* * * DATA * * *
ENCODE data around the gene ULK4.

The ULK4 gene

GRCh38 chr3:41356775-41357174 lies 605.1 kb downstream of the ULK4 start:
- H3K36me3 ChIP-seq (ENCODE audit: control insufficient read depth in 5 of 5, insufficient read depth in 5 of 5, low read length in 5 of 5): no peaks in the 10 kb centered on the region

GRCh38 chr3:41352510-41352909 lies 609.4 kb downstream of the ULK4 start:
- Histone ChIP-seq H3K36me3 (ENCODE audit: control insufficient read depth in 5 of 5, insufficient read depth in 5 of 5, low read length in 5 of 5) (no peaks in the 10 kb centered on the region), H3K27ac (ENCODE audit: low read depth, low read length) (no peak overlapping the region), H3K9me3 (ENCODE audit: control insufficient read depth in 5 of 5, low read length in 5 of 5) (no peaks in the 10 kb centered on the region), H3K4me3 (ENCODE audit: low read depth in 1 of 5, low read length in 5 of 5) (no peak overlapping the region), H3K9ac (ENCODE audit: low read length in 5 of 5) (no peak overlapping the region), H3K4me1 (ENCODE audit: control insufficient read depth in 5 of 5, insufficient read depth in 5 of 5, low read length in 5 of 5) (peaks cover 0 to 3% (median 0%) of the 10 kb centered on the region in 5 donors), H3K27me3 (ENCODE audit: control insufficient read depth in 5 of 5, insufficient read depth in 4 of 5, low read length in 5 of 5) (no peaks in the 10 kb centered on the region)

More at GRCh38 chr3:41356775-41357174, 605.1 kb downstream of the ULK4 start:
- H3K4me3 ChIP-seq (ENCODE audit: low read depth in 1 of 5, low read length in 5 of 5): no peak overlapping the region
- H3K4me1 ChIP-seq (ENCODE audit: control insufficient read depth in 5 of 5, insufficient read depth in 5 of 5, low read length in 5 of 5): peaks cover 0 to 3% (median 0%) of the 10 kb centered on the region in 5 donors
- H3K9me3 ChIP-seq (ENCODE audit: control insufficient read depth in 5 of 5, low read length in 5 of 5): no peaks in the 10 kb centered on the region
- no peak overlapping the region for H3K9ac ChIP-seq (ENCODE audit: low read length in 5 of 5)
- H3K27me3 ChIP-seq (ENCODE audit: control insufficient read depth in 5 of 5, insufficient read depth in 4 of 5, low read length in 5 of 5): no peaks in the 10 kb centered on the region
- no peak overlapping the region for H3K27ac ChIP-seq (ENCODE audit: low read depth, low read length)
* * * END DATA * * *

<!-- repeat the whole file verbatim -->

ENCODE data around the gene ULK4.

The ULK4 gene

GRCh38 chr3:41356775-41357174 lies 605.1 kb downstream of the ULK4 start:
- H3K36me3 ChIP-seq (ENCODE audit: control insufficient read depth in 5 of 5, insufficient read depth in 5 of 5, low read length in 5 of 5): no peaks in the 10 kb centered on the region

GRCh38 chr3:41352510-41352909 lies 609.4 kb downstream of the ULK4 start:
- Histone ChIP-seq H3K36me3 (ENCODE audit: control insufficient read depth in 5 of 5, insufficient read depth in 5 of 5, low read length in 5 of 5) (no peaks in the 10 kb centered on the region), H3K27ac (ENCODE audit: low read depth, low read length) (no peak overlapping the region), H3K9me3 (ENCODE audit: control insufficient read depth in 5 of 5, low read length in 5 of 5) (no peaks in the 10 kb centered on the region), H3K4me3 (ENCODE audit: low read depth in 1 of 5, low read length in 5 of 5) (no peak overlapping the region), H3K9ac (ENCODE audit: low read length in 5 of 5) (no peak overlapping the region), H3K4me1 (ENCODE audit: control insufficient read depth in 5 of 5, insufficient read depth in 5 of 5, low read length in 5 of 5) (peaks cover 0 to 3% (median 0%) of the 10 kb centered on the region in 5 donors), H3K27me3 (ENCODE audit: control insufficient read depth in 5 of 5, insufficient read depth in 4 of 5, low read length in 5 of 5) (no peaks in the 10 kb centered on the region)

More at GRCh38 chr3:41356775-41357174, 605.1 kb downstream of the ULK4 start:
- H3K4me3 ChIP-seq (ENCODE audit: low read depth in 1 of 5, low read length in 5 of 5): no peak overlapping the region
- H3K4me1 ChIP-seq (ENCODE audit: control insufficient read depth in 5 of 5, insufficient read depth in 5 of 5, low read length in 5 of 5): peaks cover 0 to 3% (median 0%) of the 10 kb centered on the region in 5 donors
- H3K9me3 ChIP-seq (ENCODE audit: control insufficient read depth in 5 of 5, low read length in 5 of 5): no peaks in the 10 kb centered on the region
- no peak overlapping the region for H3K9ac ChIP-seq (ENCODE audit: low read length in 5 of 5)
- H3K27me3 ChIP-seq (ENCODE audit: control insufficient read depth in 5 of 5, insufficient read depth in 4 of 5, low read length in 5 of 5): no peaks in the 10 kb centered on the region
- no peak overlapping the region for H3K27ac ChIP-seq (ENCODE audit: low read depth, low read length)